I did say 3D machining, conventional and additive.

sbkenn:
This is the machine.

All the pictures are obscured by the "bidding has ended banner". Also the size is not at all clear. Can you take some photos yourself and post them? Include something in your photos that will give us a sense of size.

You never answered my question about what material you want to machine or the size of the piece of material.

If the machine is designed for precision measuring I would be very surprised if it could withstand the forces needed for CNC cutting.

...R

The machine had a working volume of about 1400 x 900 x900mm and consisted of a gantry which floated on the granite, a cross slide floating on a 250high x 200wide beam with 4 ground corner faces , and a vertical bar of about 75mm square. The system is dismantled at present. The only significant modification will be twin rather than single belt control of the main table

A CMM is just that.
It is not designed for anything else.
If it is dismantled it will of course need to be rebuilt and re-certified / re-aligned to be used as a CMM.
Its use as anything else will void its status / calibrations as a CMM.

More so as it was a commercial / industrial unit !

You really need to take these two seperate tasks as two different projects.

I have no intention of using it as a CMM again, and IMO, it is as rigid as many smaller non-production milling machines.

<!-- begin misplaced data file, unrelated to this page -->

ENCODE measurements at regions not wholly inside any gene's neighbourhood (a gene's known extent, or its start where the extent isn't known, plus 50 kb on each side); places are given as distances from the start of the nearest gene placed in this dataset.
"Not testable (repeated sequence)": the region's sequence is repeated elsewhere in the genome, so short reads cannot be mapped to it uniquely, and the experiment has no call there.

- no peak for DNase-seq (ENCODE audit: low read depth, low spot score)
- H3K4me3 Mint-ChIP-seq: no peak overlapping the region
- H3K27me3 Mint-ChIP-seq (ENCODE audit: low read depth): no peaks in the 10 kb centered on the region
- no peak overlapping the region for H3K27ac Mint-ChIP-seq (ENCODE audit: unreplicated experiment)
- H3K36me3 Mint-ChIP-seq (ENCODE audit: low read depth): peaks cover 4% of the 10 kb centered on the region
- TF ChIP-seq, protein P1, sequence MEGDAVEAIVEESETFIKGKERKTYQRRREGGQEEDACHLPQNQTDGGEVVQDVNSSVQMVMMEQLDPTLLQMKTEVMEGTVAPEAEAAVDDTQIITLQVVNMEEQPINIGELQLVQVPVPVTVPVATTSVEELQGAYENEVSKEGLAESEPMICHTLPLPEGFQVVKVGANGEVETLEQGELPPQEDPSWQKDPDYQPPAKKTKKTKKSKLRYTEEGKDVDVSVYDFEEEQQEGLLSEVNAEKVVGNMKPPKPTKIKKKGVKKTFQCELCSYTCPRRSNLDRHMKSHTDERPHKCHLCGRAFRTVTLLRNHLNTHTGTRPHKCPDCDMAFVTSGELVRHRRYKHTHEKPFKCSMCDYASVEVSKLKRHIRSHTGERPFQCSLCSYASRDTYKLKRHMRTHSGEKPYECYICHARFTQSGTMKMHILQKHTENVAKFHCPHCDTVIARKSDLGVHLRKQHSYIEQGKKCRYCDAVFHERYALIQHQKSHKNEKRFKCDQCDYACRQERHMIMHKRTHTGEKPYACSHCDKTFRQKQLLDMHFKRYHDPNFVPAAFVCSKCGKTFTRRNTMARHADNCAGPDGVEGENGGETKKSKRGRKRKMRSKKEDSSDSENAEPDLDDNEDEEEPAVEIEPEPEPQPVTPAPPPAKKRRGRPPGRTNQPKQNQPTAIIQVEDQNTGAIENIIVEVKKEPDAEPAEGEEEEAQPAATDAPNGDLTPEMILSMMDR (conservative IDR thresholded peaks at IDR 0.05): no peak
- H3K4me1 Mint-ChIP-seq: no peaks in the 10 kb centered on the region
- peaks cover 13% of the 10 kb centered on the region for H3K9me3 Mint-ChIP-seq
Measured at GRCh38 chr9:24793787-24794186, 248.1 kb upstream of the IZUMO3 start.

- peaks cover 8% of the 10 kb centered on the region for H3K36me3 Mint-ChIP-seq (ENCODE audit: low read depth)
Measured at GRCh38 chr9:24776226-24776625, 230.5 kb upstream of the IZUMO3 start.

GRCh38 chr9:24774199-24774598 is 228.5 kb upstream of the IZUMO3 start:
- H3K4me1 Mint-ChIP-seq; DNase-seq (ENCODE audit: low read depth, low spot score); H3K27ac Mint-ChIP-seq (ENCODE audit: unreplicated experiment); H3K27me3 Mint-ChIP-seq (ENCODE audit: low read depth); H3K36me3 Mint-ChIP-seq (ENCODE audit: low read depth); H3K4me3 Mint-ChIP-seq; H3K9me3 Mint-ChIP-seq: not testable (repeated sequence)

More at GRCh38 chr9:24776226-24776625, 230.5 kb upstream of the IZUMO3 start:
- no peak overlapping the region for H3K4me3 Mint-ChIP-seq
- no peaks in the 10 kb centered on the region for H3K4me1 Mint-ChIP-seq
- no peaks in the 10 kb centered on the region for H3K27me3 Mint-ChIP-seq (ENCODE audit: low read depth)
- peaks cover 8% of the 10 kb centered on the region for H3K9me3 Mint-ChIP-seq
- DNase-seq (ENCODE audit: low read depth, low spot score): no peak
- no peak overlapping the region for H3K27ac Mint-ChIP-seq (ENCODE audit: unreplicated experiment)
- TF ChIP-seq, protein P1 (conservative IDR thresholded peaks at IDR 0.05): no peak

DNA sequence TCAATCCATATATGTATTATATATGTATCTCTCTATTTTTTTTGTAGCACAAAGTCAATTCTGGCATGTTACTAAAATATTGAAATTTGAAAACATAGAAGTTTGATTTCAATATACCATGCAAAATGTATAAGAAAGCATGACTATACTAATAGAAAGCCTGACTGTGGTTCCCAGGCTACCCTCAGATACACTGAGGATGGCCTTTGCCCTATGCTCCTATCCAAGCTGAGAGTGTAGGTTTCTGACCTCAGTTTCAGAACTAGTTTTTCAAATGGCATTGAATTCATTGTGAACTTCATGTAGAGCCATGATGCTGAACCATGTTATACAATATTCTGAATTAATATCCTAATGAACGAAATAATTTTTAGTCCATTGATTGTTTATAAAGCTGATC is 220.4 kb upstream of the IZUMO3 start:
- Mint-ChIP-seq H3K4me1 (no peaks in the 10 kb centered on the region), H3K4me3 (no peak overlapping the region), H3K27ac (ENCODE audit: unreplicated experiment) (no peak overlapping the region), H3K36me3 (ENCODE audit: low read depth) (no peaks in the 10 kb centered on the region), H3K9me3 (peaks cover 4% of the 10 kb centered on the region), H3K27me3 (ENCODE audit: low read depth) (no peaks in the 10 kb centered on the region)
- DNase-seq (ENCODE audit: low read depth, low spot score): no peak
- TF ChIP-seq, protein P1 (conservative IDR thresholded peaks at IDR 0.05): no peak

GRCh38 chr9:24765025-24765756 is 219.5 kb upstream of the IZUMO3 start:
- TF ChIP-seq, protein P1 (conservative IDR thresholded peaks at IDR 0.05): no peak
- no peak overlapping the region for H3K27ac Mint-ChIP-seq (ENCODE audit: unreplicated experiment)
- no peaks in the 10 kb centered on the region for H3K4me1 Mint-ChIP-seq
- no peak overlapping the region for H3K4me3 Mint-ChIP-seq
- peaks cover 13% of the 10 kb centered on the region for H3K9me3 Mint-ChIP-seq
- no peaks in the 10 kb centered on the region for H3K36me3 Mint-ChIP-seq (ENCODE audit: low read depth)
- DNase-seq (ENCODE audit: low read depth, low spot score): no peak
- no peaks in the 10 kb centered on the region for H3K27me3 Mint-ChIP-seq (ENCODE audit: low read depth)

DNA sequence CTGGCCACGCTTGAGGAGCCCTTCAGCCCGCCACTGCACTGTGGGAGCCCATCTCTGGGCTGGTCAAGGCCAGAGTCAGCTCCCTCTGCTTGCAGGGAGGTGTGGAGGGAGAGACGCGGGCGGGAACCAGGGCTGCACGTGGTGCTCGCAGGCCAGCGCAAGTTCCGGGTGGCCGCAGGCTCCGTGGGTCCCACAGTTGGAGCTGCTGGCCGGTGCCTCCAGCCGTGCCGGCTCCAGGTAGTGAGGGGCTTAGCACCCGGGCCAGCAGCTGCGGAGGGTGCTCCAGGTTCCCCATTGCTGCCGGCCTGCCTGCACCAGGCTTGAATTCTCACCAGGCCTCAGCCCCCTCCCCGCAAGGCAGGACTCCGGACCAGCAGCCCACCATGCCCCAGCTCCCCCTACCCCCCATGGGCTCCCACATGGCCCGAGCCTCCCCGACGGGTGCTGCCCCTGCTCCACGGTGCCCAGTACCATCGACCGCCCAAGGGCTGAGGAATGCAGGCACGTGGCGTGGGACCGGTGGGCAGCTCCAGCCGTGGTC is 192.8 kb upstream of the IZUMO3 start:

Let's pretend that the machine is rigid enough to make a milling machine capable of light work.

Now let's go back to the Original Question - the existing servo-motors vs new stepper motors.

I'm assuming, whichever motors you use that you want to control the system with an Arduino.

Do you have a control interface for the servomotors? I already asked you to post a link to the servomotor datasheet, but you have not done so. Without a suitable controller, and the datasheet that describes how to use it, it is hard to see how you could use those motors with an Arduino.

The other reason I asked for the datasheet for the motors is that the work required from a motor driving a milling machine is likely to be a lot higher than for a measuring machine. You need to know how much torque and speed will be required for milling and then consider what motor would be suitable.

...R

OK given that we have cleared up the confusion there are new considerations.

First being the size of the machine.

When moving into that size of machine you would want larger stepper motors as the existing is NOT designed for the loads you will be introducing.
That sort of size would required at the very least some NEMA 24 but preferably 34 series.
They will pull a lot more current than the shield you propose.

That takes you into the TB6xxx series at the very least which rules out the board you selected and moves you into the MACH series controllers.